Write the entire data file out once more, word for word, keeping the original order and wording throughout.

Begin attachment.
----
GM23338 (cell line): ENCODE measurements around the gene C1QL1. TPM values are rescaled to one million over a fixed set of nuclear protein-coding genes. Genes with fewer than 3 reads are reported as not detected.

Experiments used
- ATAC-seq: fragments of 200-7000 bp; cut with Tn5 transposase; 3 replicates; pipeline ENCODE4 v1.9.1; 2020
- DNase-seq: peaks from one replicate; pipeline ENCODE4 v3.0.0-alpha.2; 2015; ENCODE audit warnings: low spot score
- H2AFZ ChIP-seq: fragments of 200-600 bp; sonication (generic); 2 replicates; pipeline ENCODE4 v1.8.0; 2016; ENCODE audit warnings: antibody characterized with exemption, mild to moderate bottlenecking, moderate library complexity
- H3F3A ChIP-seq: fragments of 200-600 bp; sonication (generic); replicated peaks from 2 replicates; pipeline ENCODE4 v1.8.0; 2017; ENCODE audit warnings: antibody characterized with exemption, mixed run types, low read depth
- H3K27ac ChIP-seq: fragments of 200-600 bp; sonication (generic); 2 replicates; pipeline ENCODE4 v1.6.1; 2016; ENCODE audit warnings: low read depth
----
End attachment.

GM23338 (cell line): ENCODE measurements around the gene C1QL1. TPM values are rescaled to one million over a fixed set of nuclear protein-coding genes. Genes with fewer than 3 reads are reported as not detected.

Experiments used
- ATAC-seq: fragments of 200-7000 bp; cut with Tn5 transposase; 3 replicates; pipeline ENCODE4 v1.9.1; 2020
- DNase-seq: peaks from one replicate; pipeline ENCODE4 v3.0.0-alpha.2; 2015; ENCODE audit warnings: low spot score
- H2AFZ ChIP-seq: fragments of 200-600 bp; sonication (generic); 2 replicates; pipeline ENCODE4 v1.8.0; 2016; ENCODE audit warnings: antibody characterized with exemption, mild to moderate bottlenecking, moderate library complexity
- H3F3A ChIP-seq: fragments of 200-600 bp; sonication (generic); replicated peaks from 2 replicates; pipeline ENCODE4 v1.8.0; 2017; ENCODE audit warnings: antibody characterized with exemption, mixed run types, low read depth
- H3K27ac ChIP-seq: fragments of 200-600 bp; sonication (generic); 2 replicates; pipeline ENCODE4 v1.6.1; 2016; ENCODE audit warnings: low read depth